What triggers systemic lupus in people is far from being fully understood. But science seems to be getting there, which is why managing lupus is easier now than it was 10-years ago. 
On the other hand, treating lupus hasn’t changed much during the last 50-years. It still includes taking: 
- Anti-inflammatory drugs (NSAIDs)
So, we need to seek reversible risk factors that may change the course of the disease. These can include:
- Chemical compounds like air pollution
- Gut health
- Nutrient intake, such as vitamins and minerals
There is one vitamin in particular that science says is low in lupus patients. That plays a role in the manifestation, relapses, and development of this autoimmune condition.  This is what this article will cover – read on to learn more.
The Vitamin/Hormone You Need
If you have lupus, chances are you’re Vitamin D deficient. 
Even more so if you:
- Live in Asia, South America, and Africa
- Located below 37° latitude
- Do not take Vitamin D supplementation
- Medicate with hydroxychloroquine, corticosteroids or immunosuppressants without Vitamin D supplementation
But you’re not alone.
Low Vitamin D levels appear in so-called healthy people…  of all age groups.  As well as other autoimmune disorders like rheumatoid arthritis  and Sjögren syndrome. 
Why is Vitamin D deficiency common in Lupus?
If you live with lupus, you’re told to avoid the sunshine. Or advised to use sunscreens with at least a sun protection factor of 50. 
This is because photosensitivity is a key feature of lupus. In which, exposure to sunlight can be a common trigger of flares. Not only as skin symptoms like rash or tingling but also as fatigue and joint pain. 
Sunshine is a source of pre-vitamin D3, which goes on to become Vitamin D3 at body temperature.  Vitamin D3 is otherwise known as “cholecalciferol.” It is the form of Vitamin D that the body produces.
The other form, “Ergocalciferol”, is in food. But Vitamin D3 seems to be the best source of raising your Vitamin D levels. With that said, Vitamin D3 is in animal products like egg yolks and oily fish. This is because animal skins also synthesis UV radiation to “cholecalciferol.” 
Still, around 80-90% of your Vitamin D levels will come from skin exposure to sunlight.  Thus, low levels of Vitamin D in lupus patients could be due to:
- Sun avoidance
- Use of sunscreens
- Taking sun-protective measures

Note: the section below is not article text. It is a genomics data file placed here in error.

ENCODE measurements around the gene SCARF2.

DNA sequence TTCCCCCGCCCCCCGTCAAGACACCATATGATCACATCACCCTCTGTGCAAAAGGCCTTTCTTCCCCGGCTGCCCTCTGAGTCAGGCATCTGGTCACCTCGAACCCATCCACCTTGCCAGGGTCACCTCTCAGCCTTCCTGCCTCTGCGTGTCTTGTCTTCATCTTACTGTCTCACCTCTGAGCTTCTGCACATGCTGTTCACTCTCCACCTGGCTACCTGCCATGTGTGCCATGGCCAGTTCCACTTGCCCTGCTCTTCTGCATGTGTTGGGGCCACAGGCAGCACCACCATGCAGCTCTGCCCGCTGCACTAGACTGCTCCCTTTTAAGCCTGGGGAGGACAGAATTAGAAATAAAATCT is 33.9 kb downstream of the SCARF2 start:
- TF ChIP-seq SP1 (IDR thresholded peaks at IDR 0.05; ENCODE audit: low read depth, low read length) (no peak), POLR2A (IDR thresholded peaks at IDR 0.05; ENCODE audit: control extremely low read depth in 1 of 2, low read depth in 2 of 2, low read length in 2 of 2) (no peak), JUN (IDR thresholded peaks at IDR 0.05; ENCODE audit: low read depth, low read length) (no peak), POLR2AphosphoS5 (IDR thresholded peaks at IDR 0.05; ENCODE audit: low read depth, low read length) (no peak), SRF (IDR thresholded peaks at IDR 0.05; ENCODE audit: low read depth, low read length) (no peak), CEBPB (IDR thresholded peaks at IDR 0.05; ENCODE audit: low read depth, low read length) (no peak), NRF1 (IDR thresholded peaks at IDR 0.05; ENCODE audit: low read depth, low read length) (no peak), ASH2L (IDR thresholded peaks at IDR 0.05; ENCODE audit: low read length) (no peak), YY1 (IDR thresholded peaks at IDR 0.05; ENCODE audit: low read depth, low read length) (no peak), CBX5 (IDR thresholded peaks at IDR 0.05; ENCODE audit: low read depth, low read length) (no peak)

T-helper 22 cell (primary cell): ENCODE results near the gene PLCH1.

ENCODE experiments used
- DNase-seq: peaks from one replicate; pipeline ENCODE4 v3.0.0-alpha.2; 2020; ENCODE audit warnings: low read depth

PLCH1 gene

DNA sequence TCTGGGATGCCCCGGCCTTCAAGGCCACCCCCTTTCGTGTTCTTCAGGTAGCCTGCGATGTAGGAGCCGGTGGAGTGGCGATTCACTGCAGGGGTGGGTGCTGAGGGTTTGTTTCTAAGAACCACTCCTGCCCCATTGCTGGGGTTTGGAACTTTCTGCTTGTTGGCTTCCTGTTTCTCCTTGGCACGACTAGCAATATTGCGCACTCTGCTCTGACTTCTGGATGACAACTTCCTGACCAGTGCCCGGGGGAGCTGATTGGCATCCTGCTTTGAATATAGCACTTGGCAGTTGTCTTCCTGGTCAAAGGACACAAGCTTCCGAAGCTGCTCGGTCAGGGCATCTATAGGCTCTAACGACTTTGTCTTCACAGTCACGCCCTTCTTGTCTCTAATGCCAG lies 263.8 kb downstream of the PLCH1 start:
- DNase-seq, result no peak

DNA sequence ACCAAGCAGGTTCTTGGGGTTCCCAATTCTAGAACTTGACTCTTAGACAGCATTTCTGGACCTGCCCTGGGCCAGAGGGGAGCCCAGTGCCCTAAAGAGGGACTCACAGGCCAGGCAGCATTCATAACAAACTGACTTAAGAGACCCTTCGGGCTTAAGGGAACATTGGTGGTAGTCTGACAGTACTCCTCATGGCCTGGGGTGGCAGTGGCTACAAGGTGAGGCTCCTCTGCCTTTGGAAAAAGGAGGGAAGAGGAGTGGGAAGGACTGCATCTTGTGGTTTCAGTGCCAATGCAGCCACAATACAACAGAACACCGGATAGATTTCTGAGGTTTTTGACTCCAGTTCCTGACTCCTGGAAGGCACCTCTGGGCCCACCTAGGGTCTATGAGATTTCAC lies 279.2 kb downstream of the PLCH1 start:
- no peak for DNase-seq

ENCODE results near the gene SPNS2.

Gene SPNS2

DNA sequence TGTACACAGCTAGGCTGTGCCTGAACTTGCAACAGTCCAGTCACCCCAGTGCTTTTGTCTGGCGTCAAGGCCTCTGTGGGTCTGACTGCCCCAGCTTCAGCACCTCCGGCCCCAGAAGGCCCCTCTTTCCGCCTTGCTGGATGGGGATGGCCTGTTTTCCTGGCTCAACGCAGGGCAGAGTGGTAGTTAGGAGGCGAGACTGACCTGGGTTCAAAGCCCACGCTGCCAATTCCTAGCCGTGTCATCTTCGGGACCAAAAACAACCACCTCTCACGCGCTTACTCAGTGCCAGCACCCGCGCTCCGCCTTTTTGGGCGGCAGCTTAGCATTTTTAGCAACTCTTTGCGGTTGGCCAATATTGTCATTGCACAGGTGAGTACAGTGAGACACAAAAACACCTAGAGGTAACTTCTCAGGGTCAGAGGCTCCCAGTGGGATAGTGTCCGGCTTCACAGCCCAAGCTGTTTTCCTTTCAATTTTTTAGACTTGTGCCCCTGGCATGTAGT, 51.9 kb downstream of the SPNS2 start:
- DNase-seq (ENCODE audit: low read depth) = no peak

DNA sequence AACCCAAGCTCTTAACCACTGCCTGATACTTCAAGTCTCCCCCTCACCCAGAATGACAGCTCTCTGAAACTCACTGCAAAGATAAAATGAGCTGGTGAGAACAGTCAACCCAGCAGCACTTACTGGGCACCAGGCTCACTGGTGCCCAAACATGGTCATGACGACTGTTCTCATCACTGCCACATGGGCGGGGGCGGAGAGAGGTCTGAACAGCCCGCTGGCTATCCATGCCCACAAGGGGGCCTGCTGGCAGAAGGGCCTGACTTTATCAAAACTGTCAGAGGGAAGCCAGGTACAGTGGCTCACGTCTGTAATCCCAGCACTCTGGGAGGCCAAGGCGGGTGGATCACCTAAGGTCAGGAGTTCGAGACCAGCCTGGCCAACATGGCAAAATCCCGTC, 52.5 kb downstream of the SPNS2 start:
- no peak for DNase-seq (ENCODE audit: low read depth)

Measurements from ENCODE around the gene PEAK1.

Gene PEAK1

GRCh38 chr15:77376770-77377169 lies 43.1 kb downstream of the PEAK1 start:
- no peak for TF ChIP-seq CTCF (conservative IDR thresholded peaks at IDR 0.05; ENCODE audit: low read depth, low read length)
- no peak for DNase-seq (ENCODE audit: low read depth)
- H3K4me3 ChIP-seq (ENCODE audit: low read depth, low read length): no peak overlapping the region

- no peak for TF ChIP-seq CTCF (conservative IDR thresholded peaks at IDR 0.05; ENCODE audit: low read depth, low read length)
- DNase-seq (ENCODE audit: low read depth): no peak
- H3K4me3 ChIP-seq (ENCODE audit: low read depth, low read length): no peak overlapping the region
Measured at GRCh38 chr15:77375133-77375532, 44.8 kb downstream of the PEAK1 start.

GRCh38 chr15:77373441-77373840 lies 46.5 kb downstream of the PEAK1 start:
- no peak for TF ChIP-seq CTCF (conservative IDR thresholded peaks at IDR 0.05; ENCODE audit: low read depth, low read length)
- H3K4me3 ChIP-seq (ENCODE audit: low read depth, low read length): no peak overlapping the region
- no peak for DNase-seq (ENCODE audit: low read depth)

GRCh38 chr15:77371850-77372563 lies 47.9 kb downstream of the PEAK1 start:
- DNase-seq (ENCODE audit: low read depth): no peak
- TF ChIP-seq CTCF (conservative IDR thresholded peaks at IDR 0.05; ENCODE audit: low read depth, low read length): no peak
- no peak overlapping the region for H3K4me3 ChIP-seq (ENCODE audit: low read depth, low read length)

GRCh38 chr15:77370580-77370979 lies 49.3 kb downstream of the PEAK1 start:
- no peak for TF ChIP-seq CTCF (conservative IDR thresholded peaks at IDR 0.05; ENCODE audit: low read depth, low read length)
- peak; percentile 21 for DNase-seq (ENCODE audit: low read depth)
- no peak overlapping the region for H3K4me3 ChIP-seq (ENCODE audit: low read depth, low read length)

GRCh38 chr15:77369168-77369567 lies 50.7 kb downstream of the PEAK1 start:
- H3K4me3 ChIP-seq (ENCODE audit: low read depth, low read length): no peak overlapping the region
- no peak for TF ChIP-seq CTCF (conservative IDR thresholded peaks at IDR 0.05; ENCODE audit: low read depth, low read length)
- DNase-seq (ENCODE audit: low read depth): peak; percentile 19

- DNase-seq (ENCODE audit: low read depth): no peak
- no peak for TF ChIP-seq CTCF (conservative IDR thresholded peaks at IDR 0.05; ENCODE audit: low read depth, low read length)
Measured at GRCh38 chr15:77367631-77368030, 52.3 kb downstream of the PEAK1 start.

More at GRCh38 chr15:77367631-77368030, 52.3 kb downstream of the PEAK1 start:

- Spending too much time indoors
- Even foundation makeup
Not only is obesity a worldwide problem, but an issue for you with lupus.
One study claims that two-thirds of lupus patients are either overweight or obese. Both of which have higher levels of inflammation. On top of this, those that were obese had: 
- Poorer functional capacity
- Impaired health-related quality of life
- Higher levels of fatigue
- Worse pain
Obesity also appears to contribute to Vitamin D deficiency – irrespective of age. 
Vitamin D has a “lipophilic” nature. This means that it tends to combine with or dissolve in lipids or fats. Because of this trait, your body fat will keep some Vitamin D – even if you have low levels to begin with. 
The only way to access these Vitamin D molecules is to burn through your fat to meet energy needs. Such as through aerobic exercise like hiking, jogging, or even fasting. 
Some suggest that being Vitamin D deficient could make you overweight.
Moderate to severe Vitamin D deficiency leads to higher “parathyroid hormone.” This promotes an influx of calcium into fat cells… thereby enhancing “lipogenesis” I.e., the process of fat storage. 
For instance, there was 57% less Vitamin D in the blood of obese subjects than the non-obese in one study. This was following the same time spent lay open to simulated sunshine. 
Alongside fat mass, systemic lupus predisposes you to lower lean muscle mass. Resulting in less muscle strength. Thus, playing a big part in the high levels of physical disability seen among lupus patients. 
Studies have shown that skeletal muscle can take up, retain and release the active form of Vitamin D. Put side-by-side to animal studies, this may make muscle, not blood, the largest pool of this metabolite in your body.